As we headed downtown, we let the wind whip our straight hair, rapping to the mix CD I’d made the night before. The closer we got to the convention center, the closer we got to the crowds. The Expo we were attending was outdoors, the street fashion show, walking around so everyone could see us. So everyone could gaze upon what we went broke for.

Each year, the amount my parents could afford to give me for Black Expo dwindled.

My friends and I got out of the car and walked. And walked. And walked. You walking too slow. Let me get in front, a friend said when they got tired of me strolling, restless of my dreaming eyes. Girl, what does she have on? We asked each other rhetorically, expecting every parent to spend their money on one evening. We never paid for the Expo-hosted parties or browsed the exhibits inside the convention center for very long—too expensive or not enough of our friends going, or both. Instead, we walked the downtown sidewalks, a different friend leading the way each go around. The sidewalks as packed as house parties, as bars in college towns on Saturday nights. Body to body, our grand outfits sliding past one another.

The walking was boasting. It was about showing anyone looking that even if only for a day, we had it, whatever “it” might have been. Money, style, popularity. Permission to stay out past a curfew. The ability to dress well—or at least expensively.  I don’t remember the sweat, of which I’m sure there was an abundance, or my feet hurting from walking in sandals for hours. But I remember how often we stopped in the middle of the sidewalk to give our phone numbers to boys we’d only text until school started again. I remember the long lines and the longing to always have this type of money and attention, to be seen as fortunate, not just a public school kid with free lunch. I remember the desire for everlasting excessiveness.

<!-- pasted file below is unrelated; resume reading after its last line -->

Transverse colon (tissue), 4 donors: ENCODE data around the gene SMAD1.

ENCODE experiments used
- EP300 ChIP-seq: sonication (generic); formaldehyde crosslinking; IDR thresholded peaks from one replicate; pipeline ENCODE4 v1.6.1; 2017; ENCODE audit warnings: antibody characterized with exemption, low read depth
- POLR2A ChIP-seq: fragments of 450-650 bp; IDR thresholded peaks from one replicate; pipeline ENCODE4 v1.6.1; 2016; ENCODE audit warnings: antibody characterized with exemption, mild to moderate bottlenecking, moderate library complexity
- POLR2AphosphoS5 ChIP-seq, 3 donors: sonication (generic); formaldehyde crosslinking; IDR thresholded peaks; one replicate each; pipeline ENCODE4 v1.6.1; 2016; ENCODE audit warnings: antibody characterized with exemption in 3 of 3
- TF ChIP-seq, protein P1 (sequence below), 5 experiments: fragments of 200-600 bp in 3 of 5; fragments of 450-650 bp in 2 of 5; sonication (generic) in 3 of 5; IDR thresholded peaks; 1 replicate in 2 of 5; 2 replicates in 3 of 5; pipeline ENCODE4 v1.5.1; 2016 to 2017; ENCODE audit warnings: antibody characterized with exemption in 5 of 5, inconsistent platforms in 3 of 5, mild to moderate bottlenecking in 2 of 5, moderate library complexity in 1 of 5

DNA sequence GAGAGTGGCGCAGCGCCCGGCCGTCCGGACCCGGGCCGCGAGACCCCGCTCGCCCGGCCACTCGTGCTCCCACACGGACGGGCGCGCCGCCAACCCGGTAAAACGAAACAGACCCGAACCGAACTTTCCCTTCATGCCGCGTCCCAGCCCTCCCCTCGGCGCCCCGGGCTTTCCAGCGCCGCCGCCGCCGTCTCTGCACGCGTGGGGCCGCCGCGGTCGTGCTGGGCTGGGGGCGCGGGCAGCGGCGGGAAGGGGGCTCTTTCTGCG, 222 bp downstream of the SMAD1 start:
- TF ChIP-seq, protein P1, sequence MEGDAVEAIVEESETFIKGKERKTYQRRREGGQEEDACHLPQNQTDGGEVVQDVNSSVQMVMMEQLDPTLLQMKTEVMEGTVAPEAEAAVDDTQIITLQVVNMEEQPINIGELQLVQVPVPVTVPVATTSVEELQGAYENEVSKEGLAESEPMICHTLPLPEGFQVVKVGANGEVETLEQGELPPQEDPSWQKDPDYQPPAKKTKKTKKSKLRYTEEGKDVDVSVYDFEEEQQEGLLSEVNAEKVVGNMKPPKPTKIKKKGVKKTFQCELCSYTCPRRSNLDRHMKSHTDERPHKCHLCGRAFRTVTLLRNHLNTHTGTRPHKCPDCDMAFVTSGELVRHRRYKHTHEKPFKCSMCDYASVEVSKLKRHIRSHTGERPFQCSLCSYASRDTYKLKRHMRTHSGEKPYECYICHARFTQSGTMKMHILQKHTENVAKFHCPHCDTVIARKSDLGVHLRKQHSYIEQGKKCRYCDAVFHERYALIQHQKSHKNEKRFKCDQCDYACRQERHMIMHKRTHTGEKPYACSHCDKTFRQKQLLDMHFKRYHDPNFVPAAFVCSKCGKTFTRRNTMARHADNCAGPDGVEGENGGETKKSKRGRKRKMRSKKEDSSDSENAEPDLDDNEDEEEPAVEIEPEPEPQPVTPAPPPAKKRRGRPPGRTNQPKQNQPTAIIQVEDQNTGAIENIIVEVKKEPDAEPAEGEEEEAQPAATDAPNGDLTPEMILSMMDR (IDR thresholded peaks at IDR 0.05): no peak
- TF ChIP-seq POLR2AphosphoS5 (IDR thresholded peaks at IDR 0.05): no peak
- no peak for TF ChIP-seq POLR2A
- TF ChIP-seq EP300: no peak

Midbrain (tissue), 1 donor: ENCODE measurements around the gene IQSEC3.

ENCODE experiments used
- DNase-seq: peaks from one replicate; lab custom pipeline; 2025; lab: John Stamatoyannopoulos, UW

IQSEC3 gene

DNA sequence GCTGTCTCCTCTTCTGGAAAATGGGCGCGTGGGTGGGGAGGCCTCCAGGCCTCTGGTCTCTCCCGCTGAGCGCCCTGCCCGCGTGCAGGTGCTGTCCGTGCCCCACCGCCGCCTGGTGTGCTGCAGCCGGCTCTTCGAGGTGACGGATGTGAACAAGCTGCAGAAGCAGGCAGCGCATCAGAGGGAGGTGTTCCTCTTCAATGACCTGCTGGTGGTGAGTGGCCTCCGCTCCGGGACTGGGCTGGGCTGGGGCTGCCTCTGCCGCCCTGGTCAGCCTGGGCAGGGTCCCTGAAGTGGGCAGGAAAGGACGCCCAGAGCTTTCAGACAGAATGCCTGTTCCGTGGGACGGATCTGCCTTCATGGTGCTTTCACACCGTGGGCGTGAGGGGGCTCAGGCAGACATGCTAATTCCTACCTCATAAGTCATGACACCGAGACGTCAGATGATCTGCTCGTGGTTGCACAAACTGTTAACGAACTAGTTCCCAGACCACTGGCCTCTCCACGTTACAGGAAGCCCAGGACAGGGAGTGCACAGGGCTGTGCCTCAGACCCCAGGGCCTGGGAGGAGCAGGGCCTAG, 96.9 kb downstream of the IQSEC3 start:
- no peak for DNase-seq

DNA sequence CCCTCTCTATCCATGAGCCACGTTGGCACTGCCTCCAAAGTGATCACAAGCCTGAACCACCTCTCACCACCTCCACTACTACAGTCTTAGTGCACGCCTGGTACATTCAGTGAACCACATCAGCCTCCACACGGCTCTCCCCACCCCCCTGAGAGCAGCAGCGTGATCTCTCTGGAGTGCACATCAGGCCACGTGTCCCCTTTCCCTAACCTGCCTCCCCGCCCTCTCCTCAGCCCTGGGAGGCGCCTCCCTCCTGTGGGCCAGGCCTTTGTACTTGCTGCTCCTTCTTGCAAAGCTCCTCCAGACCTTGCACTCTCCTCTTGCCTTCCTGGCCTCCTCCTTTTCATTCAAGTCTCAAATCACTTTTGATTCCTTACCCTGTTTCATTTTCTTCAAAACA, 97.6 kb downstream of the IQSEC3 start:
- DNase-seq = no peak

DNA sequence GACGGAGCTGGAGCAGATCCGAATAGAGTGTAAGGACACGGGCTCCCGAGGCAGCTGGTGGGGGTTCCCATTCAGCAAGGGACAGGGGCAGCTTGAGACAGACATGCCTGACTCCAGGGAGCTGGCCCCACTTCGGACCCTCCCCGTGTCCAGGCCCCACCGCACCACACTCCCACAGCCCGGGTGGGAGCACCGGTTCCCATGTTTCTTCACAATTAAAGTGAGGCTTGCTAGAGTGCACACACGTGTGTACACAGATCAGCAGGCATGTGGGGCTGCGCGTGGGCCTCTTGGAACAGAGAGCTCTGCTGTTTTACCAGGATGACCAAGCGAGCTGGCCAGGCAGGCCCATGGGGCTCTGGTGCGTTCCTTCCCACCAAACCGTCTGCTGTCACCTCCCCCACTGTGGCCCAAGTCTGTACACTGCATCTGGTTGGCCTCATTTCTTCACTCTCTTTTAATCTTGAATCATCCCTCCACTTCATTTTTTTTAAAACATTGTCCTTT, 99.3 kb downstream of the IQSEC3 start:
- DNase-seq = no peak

One year, I spent all of my birthday money on a bright yellow, collared Coogi dress, with sandals to match. Nothing left over for nails. We got dropped off at our friend’s house before Expo, his mother the designated group driver of the night. Damn, you bright as hell, my friend joked when I arrived. I told him how I didn’t care, how much it had cost, how the point was to turn heads. I wanted everyone to wonder how my family and I were living.

What I remember most about Expo: the police. Always on horses. Because what is Black joy and decadence without state control not too far behind? What are Black masses without the chance of massacre? In the years before I could point out the racism, I didn’t feel watched by the cops.  I could enjoy Black Expo outdoors without crowd control or friends being slammed against brick walls for smart mouths. I tried not to forget what my father had said. This is for us.

Each year, I became older and expenses grew. Each year, my parents became more hesitant to send me. More eager for me to get a job. More afraid I’d end up in a fight or shot, because someone always brought a gun, and always used it, and always mistaked that for showing out.